European Union leaders have given a reserved welcome to draft proposals for an EU constitution, but already there are indications that a bitter debate is to come.
Difficult negotiations lie ahead
The summit of 15 member states and 10 countries which will join next year said the draft document was a "good basis" for discussion.
Former French President Valery Giscard d'Estaing hammered out the text with a convention of more than 100 delegates in a debate that lasted 16 months.
He had pleaded for his draft to be adopted with as few changes as possible, but that now seems unlikely.
The three-day summit, which is being held in the secluded Greek resort of Porto Carras, is also covering issues including asylum, Iraq, relations with the US and the Balkans.
A massive security operation has been mounted to try to avoid the violent protests seen at other recent meetings.
On Friday, a violent fringe of protesters demonstrating at a nearby town was pushed back by police using tear gas. Thousands of other demonstrators marched peacefully.
Greek Prime Minister Costas Simitis, who currently holds the EU's rotating presidency, described the adoption of the draft constitution as "historic".
The constitution is supposed to streamline the EU's hotch-potch of treaties into a single, easy to understand text.
Mr Simitis added: "Despite the uncertainties, doubts and questions... the result is here in front of us all today. It is true that the result is built on compromise but it is an excellent compromise".
The most controversial proposals in the draft constitution are:
- A full-time EU president
- A new foreign minister
- A slimmed-down Commission
- A reduction in the use of the national veto
Opinion is divided between the countries which want more power to be held by Brussels and those who want national governments to have a bigger say and between the bigger and smaller members.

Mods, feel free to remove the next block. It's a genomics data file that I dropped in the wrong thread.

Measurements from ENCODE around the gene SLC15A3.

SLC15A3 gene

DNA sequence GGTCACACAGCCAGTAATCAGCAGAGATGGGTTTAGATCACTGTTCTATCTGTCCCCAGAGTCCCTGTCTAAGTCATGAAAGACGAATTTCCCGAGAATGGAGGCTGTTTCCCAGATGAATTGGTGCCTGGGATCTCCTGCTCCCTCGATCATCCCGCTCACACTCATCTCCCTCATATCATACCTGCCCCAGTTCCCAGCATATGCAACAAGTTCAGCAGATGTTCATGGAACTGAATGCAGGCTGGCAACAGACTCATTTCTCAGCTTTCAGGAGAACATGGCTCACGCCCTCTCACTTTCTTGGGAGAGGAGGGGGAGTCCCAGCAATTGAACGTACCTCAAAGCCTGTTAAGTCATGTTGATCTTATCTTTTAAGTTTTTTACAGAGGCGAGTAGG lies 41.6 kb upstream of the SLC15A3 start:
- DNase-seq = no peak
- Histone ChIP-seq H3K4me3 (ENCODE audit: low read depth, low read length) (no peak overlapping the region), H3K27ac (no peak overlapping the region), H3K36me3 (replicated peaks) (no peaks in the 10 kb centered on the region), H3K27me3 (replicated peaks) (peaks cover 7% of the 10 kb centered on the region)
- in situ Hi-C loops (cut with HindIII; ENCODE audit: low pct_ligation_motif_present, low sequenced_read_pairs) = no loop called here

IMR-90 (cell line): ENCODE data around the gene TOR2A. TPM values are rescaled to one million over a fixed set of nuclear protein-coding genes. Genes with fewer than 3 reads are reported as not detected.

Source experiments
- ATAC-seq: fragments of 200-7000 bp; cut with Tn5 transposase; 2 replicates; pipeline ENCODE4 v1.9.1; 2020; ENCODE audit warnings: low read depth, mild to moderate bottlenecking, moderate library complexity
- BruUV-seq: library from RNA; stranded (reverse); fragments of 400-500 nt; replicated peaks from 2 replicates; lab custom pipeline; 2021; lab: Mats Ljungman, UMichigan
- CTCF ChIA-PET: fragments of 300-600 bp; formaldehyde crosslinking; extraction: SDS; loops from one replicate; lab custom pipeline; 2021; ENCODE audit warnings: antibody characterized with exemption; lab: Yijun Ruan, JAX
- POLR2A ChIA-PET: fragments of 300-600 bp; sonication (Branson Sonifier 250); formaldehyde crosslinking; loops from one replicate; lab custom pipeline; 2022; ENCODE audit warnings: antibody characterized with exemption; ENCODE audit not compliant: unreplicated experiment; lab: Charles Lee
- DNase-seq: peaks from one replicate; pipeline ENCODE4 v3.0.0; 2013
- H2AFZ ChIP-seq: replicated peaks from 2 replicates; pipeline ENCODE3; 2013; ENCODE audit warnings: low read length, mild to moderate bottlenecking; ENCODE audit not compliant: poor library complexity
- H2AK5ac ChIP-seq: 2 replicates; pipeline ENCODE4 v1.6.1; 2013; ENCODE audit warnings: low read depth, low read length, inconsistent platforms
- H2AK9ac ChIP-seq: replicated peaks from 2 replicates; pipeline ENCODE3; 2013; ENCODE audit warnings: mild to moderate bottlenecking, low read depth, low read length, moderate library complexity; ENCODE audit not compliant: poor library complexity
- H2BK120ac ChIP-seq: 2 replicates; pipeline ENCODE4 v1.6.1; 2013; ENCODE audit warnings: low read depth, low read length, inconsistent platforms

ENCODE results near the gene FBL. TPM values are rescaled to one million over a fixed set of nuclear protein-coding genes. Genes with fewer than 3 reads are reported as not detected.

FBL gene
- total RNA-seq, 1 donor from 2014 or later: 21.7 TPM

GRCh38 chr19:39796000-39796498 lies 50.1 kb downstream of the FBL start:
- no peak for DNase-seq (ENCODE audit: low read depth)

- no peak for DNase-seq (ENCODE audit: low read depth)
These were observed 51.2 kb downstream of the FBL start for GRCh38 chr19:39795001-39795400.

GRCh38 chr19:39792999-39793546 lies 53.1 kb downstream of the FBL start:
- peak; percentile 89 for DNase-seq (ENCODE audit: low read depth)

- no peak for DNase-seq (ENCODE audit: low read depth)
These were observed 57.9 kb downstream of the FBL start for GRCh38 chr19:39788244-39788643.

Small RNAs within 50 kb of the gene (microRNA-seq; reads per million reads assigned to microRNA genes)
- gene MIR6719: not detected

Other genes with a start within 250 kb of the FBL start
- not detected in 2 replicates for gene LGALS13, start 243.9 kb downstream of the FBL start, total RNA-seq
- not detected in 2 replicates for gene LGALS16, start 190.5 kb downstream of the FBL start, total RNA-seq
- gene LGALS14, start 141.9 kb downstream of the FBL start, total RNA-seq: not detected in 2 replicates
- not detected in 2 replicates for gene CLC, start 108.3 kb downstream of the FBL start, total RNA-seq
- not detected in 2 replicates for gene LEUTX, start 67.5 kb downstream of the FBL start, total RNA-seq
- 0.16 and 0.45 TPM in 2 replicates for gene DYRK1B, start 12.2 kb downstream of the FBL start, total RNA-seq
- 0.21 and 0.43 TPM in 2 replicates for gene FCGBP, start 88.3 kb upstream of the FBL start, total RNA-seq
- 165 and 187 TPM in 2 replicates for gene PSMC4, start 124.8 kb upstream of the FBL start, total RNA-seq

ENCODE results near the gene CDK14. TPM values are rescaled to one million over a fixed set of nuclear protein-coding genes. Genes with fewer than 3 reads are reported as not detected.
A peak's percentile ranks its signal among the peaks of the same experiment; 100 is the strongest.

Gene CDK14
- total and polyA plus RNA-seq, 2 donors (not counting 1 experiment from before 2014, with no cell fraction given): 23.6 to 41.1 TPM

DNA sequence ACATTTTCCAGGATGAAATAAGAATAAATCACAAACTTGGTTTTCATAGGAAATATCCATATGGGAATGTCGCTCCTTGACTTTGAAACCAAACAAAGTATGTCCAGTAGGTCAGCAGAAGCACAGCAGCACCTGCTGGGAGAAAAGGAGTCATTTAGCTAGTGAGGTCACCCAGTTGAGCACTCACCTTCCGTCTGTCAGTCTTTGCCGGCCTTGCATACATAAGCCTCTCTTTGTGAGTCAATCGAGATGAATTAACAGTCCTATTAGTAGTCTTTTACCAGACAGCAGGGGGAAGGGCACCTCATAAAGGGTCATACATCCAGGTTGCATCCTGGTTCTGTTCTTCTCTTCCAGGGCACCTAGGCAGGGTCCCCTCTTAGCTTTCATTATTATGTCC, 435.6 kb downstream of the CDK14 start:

UK Prime Minister Tony Blair said: "Of particular importance to us is the recognition... that what we want is a Europe of nations, not a federal superstate".
Friday morning - European constitution
Friday lunch/pm - EU-US ties, European security strategy
Friday night - talks with Bulgaria, Romania, Turkey
Saturday - Summit with Balkans leaders
The UK is expected to battle particularly hard over plans to reduce the number of issues where governments can use their veto.
The constitution instead proposes an increase in qualified majority voting as well as in the influence of the parliament.
Irish Prime Minister Bertie Ahern said: "We haven't got a lot (of concerns), nobody has a lot, but there are a few key issues for us".
However, German Foreign Minister Joschka Fischer - whom the media tips to be the first EU foreign minister - said "there will not be any more fundamental changes" to the proposals.
Horse-trading over the issues will begin at an intergovernmental conference in October.
The EU hopes to sign the new treaty as soon as possible after 1 May 2004 when 10 new countries, mainly from Eastern Europe, will join the union.
Other decisions taken at the summit include:
The summit is to adopt statements ranging from Iran, Iraq and North Korea to Aids and the need to repair relations with the United States after the Iraq crisis.
Leaders are expected to endorse a new and more assertive foreign policy doctrine centring on "pre-emptive engagement".
UK proposals for radical changes to asylum policy were withdrawn after meeting stiff opposition from other member states.